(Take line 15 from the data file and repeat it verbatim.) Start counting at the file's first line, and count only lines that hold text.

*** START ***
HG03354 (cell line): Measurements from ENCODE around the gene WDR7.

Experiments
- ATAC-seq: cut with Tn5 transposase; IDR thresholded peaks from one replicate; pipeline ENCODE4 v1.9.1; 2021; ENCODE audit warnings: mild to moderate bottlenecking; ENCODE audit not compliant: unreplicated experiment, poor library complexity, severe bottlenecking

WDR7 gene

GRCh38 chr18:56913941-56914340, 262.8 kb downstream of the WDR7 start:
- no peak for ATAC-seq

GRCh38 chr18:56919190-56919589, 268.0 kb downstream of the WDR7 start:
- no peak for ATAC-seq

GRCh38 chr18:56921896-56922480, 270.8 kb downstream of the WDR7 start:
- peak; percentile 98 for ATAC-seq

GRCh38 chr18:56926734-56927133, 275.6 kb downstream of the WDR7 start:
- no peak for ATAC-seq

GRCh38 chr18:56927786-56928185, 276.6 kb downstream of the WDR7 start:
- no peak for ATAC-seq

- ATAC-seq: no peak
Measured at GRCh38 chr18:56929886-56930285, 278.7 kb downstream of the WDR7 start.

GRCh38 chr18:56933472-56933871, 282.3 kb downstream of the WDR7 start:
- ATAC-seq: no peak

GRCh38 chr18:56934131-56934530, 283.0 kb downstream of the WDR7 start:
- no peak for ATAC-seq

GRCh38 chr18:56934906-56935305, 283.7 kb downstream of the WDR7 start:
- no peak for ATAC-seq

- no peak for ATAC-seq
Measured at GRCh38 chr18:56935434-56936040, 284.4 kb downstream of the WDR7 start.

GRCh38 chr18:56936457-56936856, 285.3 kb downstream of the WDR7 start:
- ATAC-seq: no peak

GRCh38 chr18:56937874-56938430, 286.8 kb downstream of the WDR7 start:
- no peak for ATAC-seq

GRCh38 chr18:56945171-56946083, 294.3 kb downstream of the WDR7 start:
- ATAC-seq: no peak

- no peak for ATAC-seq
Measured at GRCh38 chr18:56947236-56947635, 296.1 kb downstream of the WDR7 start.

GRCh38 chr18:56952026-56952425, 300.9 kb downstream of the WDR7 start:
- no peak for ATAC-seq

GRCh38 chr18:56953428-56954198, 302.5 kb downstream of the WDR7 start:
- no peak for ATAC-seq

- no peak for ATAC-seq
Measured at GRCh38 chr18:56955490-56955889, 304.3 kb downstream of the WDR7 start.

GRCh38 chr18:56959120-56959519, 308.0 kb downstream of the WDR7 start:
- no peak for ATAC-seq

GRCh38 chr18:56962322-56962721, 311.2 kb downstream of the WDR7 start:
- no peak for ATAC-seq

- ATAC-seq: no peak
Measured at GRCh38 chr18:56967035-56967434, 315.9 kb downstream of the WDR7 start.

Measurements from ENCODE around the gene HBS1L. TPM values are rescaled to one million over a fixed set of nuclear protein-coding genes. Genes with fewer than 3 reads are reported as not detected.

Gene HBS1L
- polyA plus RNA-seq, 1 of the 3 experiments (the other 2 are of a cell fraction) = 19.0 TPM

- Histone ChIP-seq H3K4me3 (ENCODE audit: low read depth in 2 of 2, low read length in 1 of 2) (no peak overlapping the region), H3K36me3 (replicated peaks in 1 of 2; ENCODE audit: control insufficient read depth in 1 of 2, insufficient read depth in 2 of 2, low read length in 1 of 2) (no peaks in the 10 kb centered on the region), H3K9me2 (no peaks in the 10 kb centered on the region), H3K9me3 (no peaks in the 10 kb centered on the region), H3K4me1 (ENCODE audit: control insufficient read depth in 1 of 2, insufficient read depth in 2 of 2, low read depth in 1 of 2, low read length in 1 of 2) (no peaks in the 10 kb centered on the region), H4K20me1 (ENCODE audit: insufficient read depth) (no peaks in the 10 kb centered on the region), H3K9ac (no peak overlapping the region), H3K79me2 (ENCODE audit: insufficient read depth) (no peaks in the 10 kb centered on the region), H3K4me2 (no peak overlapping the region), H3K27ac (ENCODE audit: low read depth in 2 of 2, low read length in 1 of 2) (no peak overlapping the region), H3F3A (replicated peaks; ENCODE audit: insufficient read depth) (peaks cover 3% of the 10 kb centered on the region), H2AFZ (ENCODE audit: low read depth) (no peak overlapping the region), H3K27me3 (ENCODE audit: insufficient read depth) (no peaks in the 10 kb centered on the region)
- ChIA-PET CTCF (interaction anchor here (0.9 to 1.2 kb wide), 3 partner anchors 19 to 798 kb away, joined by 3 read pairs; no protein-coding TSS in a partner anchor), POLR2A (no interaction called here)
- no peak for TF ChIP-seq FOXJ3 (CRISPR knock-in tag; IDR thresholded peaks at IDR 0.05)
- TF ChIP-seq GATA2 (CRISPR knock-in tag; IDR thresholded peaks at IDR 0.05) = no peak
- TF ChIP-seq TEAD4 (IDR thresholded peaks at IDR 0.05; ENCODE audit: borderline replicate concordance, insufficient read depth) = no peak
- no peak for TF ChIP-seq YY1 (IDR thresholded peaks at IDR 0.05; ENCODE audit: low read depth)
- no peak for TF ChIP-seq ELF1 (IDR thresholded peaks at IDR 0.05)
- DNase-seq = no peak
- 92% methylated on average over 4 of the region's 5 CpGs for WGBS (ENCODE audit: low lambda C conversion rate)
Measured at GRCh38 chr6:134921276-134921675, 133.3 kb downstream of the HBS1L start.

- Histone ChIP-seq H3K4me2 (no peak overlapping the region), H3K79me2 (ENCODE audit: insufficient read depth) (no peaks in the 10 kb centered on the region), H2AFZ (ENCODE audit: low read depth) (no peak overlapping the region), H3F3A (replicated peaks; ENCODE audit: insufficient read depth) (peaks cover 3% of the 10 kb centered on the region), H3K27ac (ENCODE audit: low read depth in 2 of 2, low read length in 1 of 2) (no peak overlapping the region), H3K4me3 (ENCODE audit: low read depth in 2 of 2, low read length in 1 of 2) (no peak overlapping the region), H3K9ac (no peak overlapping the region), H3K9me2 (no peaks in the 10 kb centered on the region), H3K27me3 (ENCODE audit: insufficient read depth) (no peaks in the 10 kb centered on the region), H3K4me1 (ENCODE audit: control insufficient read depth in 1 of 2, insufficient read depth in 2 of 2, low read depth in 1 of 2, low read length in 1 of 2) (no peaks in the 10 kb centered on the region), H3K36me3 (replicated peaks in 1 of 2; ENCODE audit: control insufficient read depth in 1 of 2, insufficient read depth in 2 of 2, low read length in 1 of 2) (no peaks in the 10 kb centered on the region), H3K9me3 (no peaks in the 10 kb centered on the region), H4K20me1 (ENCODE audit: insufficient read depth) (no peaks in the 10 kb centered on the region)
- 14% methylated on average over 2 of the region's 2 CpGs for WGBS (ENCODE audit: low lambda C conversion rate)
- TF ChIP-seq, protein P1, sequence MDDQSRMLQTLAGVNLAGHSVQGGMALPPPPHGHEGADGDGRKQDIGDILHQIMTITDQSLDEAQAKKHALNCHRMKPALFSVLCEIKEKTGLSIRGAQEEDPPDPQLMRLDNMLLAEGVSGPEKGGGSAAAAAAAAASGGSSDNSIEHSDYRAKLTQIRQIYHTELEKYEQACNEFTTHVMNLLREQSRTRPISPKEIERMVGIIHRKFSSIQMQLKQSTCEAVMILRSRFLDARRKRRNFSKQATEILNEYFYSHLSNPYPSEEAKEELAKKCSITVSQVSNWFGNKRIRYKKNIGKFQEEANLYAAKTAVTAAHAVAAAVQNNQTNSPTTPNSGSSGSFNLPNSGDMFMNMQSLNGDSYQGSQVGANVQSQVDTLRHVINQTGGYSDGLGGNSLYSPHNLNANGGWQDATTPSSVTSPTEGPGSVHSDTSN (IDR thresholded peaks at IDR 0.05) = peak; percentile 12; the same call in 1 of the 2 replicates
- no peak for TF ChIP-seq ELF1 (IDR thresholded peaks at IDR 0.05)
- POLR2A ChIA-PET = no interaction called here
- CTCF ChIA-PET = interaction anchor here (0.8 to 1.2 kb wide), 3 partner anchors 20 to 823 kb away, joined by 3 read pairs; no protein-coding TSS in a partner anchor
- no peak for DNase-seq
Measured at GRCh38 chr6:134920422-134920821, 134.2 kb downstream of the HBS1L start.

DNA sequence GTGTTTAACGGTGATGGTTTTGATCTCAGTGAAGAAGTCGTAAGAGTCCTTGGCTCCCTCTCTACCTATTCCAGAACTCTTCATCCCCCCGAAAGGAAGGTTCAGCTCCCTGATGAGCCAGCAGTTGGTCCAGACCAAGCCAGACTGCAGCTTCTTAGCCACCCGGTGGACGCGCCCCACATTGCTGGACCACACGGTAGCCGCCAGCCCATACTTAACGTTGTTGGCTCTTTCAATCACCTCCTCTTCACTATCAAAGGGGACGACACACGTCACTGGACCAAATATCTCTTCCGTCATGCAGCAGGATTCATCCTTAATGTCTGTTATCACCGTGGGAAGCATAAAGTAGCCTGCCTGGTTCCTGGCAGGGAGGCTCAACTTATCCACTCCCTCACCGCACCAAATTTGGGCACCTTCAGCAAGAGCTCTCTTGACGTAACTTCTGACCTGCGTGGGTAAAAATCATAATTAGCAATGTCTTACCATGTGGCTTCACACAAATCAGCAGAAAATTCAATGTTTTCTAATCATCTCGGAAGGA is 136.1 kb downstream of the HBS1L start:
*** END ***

- ATAC-seq: no peak